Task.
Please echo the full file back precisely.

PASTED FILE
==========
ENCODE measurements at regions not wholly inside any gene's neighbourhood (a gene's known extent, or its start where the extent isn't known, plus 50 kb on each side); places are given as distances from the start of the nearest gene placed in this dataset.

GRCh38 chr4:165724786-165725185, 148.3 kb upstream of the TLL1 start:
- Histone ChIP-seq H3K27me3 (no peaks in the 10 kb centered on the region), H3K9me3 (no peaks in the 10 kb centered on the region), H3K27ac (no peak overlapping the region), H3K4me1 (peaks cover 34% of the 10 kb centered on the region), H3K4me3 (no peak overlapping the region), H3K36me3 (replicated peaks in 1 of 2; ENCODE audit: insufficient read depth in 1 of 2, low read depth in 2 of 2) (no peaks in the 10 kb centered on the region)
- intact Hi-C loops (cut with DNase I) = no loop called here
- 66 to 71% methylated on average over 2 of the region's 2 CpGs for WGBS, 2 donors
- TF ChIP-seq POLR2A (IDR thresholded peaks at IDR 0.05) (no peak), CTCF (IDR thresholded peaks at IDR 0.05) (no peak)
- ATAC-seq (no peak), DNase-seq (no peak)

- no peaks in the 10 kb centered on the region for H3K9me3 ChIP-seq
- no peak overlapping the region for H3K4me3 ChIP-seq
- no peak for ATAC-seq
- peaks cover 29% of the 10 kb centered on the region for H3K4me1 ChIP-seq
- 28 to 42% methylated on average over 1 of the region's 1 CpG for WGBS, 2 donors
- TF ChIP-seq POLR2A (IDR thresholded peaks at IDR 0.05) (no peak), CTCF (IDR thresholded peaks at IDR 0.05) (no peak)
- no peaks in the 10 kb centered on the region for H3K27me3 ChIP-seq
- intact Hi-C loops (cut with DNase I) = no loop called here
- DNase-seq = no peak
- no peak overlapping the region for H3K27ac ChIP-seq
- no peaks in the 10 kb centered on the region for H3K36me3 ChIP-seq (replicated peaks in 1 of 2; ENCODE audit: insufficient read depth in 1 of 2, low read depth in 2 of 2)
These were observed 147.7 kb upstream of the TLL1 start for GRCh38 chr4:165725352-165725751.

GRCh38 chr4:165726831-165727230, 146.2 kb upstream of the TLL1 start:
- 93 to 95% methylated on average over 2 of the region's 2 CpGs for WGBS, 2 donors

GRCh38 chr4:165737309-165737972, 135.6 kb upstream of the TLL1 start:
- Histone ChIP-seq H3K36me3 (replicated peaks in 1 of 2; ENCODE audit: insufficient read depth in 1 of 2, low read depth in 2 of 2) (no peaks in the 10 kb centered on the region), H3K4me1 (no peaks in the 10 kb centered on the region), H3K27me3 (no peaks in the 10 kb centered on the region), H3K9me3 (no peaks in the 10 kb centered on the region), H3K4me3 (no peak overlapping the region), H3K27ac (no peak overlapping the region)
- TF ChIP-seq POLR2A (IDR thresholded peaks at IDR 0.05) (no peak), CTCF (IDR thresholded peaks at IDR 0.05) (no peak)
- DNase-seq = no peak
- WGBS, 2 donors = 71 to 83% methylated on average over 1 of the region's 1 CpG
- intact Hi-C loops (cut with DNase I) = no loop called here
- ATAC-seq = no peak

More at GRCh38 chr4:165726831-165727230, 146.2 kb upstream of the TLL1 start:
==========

ENCODE measurements at regions not wholly inside any gene's neighbourhood (a gene's known extent, or its start where the extent isn't known, plus 50 kb on each side); places are given as distances from the start of the nearest gene placed in this dataset.

GRCh38 chr4:165724786-165725185, 148.3 kb upstream of the TLL1 start:
- Histone ChIP-seq H3K27me3 (no peaks in the 10 kb centered on the region), H3K9me3 (no peaks in the 10 kb centered on the region), H3K27ac (no peak overlapping the region), H3K4me1 (peaks cover 34% of the 10 kb centered on the region), H3K4me3 (no peak overlapping the region), H3K36me3 (replicated peaks in 1 of 2; ENCODE audit: insufficient read depth in 1 of 2, low read depth in 2 of 2) (no peaks in the 10 kb centered on the region)
- intact Hi-C loops (cut with DNase I) = no loop called here
- 66 to 71% methylated on average over 2 of the region's 2 CpGs for WGBS, 2 donors
- TF ChIP-seq POLR2A (IDR thresholded peaks at IDR 0.05) (no peak), CTCF (IDR thresholded peaks at IDR 0.05) (no peak)
- ATAC-seq (no peak), DNase-seq (no peak)

- no peaks in the 10 kb centered on the region for H3K9me3 ChIP-seq
- no peak overlapping the region for H3K4me3 ChIP-seq
- no peak for ATAC-seq
- peaks cover 29% of the 10 kb centered on the region for H3K4me1 ChIP-seq
- 28 to 42% methylated on average over 1 of the region's 1 CpG for WGBS, 2 donors
- TF ChIP-seq POLR2A (IDR thresholded peaks at IDR 0.05) (no peak), CTCF (IDR thresholded peaks at IDR 0.05) (no peak)
- no peaks in the 10 kb centered on the region for H3K27me3 ChIP-seq
- intact Hi-C loops (cut with DNase I) = no loop called here
- DNase-seq = no peak
- no peak overlapping the region for H3K27ac ChIP-seq
- no peaks in the 10 kb centered on the region for H3K36me3 ChIP-seq (replicated peaks in 1 of 2; ENCODE audit: insufficient read depth in 1 of 2, low read depth in 2 of 2)
These were observed 147.7 kb upstream of the TLL1 start for GRCh38 chr4:165725352-165725751.

GRCh38 chr4:165726831-165727230, 146.2 kb upstream of the TLL1 start:
- 93 to 95% methylated on average over 2 of the region's 2 CpGs for WGBS, 2 donors

GRCh38 chr4:165737309-165737972, 135.6 kb upstream of the TLL1 start:
- Histone ChIP-seq H3K36me3 (replicated peaks in 1 of 2; ENCODE audit: insufficient read depth in 1 of 2, low read depth in 2 of 2) (no peaks in the 10 kb centered on the region), H3K4me1 (no peaks in the 10 kb centered on the region), H3K27me3 (no peaks in the 10 kb centered on the region), H3K9me3 (no peaks in the 10 kb centered on the region), H3K4me3 (no peak overlapping the region), H3K27ac (no peak overlapping the region)
- TF ChIP-seq POLR2A (IDR thresholded peaks at IDR 0.05) (no peak), CTCF (IDR thresholded peaks at IDR 0.05) (no peak)
- DNase-seq = no peak
- WGBS, 2 donors = 71 to 83% methylated on average over 1 of the region's 1 CpG
- intact Hi-C loops (cut with DNase I) = no loop called here
- ATAC-seq = no peak

More at GRCh38 chr4:165726831-165727230, 146.2 kb upstream of the TLL1 start: